Sunjeev Sahota’s fine second novel, The Year of the Runaways, now shortlisted for the Man Booker Prize, takes a closer look at “economic migration”. Why do people – many of them educated, from loving families in peaceful communities – leave their old lives behind and come to Britain? Are they fleeing desperate circumstances or are they on the make? When they arrive here, do they find what they were looking for? Should we welcome them, or try to persuade them to stay at home? The book illuminates all of these questions while, much to its credit, offering no simple answers.

Sahota interweaves the stories of three people whose reasons for emigrating are as individual as they are. Both Avtar and Randeep are from Indian Sikh families that might be characterised as lower-middle-class. Avtar’s father has his own small business – a shawl shop – and Randeep’s father works for the government. Both boys are educated and Avtar, in particular, is smart and motivated. But with employment hard to come by and no social security net to fall back on, it doesn’t take much to make leaving the country seem like the only option. Avtar loses his job, his father’s business is failing and he has high hopes of earning enough to marry Lakhpreet, his girlfriend-on-the-sly. Randeep’s family’s finances fall apart after his father has a psychological breakdown; their only hope of maintaining a respectable lifestyle is for their eldest son to take his chances abroad.

For Tochi, the situation is very different. He is what used to be called an “untouchable” and, although people now use euphemisms (“scheduled”, or chamaar), the taboo remains as strong as ever. He comes to Britain not so much for financial reasons – although he is the poorest of the lot – but to escape the prejudice that killed his father, mother and pregnant sister.

Tying these disparate stories together is the book’s most intriguing character, Narinder, a British Sikh woman who comes to believe that it is her spiritual calling to rescue a desperate Indian by “visa marriage”. Narinder’s progress, from the very limited horizons for an obedient young woman to a greater sense of herself as an active participant in her destiny, reminded me of Nazneen, the protagonist in Monica Ali’s Brick Lane. But Narinder is a more thoughtful character and here the Hollywood-style journey of personal liberation is tempered by a recognition of the powerful bonds of tradition and family.

Once in Britain, Avtar, Randeep and Tochi enter a world of gangmasters, slum accommodation and zero job security, with an ever-present fear of “raids” by immigration officers. They work in fried chicken shops, down sewers, on building sites and cleaning nightclubs. Health care is off-limits for fear of immigration checks. Food is basic and the only charity comes from the gurdwara, or Sikh temple, which provides help in emergencies.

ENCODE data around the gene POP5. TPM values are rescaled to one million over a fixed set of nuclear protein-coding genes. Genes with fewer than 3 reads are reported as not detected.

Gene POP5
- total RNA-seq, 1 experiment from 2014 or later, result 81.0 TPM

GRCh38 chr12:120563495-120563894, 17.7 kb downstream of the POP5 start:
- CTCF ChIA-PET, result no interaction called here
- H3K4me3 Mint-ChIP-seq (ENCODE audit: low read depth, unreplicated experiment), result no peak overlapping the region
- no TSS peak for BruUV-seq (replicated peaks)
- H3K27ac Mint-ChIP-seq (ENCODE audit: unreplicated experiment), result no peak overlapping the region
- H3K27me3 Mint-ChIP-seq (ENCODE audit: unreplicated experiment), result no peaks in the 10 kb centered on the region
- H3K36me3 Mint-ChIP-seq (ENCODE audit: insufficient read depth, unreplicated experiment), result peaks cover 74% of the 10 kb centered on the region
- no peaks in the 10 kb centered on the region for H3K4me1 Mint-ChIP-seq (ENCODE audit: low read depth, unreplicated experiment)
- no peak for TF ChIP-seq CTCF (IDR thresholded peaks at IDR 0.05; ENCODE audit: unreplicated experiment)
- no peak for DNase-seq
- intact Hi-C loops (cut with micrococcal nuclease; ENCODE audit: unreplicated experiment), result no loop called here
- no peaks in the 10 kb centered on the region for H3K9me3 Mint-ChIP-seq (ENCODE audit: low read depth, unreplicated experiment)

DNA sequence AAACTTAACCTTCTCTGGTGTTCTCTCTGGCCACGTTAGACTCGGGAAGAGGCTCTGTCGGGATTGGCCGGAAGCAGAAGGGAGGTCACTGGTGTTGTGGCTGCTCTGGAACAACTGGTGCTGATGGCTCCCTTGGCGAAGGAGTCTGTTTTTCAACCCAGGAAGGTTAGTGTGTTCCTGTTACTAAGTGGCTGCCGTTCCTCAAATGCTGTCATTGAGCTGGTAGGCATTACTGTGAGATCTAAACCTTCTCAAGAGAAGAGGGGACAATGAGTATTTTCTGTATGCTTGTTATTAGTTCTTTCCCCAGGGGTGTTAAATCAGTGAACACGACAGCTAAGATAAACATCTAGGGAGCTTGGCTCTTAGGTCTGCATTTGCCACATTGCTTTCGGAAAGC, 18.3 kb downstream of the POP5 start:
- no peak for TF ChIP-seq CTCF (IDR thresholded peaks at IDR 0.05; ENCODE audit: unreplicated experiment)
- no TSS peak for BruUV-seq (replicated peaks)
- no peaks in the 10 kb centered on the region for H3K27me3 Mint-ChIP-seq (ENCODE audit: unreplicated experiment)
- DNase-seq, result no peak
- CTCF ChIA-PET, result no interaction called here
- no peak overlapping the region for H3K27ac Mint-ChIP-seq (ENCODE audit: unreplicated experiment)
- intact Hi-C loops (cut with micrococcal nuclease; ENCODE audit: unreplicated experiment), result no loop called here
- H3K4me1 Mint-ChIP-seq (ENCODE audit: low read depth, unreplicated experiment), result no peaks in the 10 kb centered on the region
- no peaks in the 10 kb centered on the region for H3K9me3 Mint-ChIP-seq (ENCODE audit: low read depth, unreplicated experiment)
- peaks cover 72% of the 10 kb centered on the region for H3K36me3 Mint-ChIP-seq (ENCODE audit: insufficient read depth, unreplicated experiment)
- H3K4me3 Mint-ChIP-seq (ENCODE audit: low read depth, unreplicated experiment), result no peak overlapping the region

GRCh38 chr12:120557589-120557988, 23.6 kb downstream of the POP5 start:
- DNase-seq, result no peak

Avtar and Randeep struggle to send money back home while living in poverty and squalor that their families could barely imagine (at one point, Randeep notes with understandable bitterness that his mother has used his hard-earned contributions to buy herself a string of pearls). In the meantime, their desperation leads them to increasingly morally repellent behaviour, from selfishness to stealing and worse. Even if they do eventually find a measure of economic stability in Britain, they have done so at the cost of their better selves.

It has been pointed out that the novels on the Man Booker shortlist this year are even more depressing than usual and The Year of the Runaways certainly won’t have raised the laugh count. At times I had to put it down for a while, overwhelmed by tragedy after tragedy. It was the quality of Sahota’s prose and perceptions that brought me back. He is a wonderfully subtle writer who makes what he leaves unsaid as important as the words on the page. A wise and compassionate observer of humanity, he has gone to some dark places – places we would all rather not think about – to bring us this book. Whether we are prepared to extend a measure of his wisdom and compassion to real immigrants, in the real world, is another question.

“The Year of the Runaways” by Sunjeev Sahota is published by Picador (480pp, £14.99)

Alice O'Keeffe is an award-winning journalist and former arts editor of the New Statesman. She now works as a freelance writer and looks after two young children. You can find her on Twitter as @AliceOKeeffe.

This article first appeared in the 08 October 2015 issue of the New Statesman, Putin vs Isis